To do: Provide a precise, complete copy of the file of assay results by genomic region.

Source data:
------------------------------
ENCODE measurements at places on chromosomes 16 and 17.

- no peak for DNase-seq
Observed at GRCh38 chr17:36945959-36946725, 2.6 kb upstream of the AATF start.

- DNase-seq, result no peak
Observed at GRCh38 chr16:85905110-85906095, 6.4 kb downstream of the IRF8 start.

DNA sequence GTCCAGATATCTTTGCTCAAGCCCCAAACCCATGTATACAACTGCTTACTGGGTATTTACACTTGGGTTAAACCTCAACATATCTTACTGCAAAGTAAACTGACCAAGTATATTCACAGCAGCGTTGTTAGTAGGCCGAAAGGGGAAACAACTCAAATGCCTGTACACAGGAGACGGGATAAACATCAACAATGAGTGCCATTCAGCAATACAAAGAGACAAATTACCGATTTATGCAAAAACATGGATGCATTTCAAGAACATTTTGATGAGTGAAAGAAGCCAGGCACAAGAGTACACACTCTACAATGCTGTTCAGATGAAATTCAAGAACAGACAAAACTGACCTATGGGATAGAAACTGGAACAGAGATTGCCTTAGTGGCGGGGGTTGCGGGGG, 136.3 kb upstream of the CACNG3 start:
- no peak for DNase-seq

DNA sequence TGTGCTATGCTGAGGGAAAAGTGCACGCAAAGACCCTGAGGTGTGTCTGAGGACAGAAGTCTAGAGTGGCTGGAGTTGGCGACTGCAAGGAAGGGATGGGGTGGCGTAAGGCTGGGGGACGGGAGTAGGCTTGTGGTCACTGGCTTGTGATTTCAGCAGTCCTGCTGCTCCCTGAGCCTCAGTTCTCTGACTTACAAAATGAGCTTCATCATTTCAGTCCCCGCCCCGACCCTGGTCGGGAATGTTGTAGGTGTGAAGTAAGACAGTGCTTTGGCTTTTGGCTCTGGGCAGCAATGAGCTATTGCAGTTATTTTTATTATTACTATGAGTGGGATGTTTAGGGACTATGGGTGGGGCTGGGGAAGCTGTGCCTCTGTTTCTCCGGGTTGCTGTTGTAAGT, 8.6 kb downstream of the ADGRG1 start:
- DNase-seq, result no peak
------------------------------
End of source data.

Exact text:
ENCODE measurements at places on chromosomes 16 and 17.

- no peak for DNase-seq
Observed at GRCh38 chr17:36945959-36946725, 2.6 kb upstream of the AATF start.

- DNase-seq, result no peak
Observed at GRCh38 chr16:85905110-85906095, 6.4 kb downstream of the IRF8 start.

DNA sequence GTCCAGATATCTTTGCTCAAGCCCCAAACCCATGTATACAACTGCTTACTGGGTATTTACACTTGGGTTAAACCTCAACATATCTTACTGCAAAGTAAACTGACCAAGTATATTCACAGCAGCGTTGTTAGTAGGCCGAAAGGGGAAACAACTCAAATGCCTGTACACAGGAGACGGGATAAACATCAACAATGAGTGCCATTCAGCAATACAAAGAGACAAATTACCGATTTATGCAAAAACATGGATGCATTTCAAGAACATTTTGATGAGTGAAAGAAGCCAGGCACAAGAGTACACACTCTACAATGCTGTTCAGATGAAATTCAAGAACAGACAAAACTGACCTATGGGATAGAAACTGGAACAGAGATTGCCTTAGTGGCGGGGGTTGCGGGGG, 136.3 kb upstream of the CACNG3 start:
- no peak for DNase-seq

DNA sequence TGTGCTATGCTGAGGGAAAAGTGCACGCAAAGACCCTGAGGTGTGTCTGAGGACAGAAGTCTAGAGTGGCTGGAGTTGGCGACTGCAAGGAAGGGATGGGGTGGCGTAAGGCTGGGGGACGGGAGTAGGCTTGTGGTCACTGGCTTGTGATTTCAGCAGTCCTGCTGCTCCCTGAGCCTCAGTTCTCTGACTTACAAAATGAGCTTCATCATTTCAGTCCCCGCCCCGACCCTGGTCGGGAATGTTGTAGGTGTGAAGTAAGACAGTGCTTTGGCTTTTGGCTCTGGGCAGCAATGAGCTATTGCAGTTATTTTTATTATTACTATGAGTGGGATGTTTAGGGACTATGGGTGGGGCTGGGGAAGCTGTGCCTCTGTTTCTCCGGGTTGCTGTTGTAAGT, 8.6 kb downstream of the ADGRG1 start:
- DNase-seq, result no peak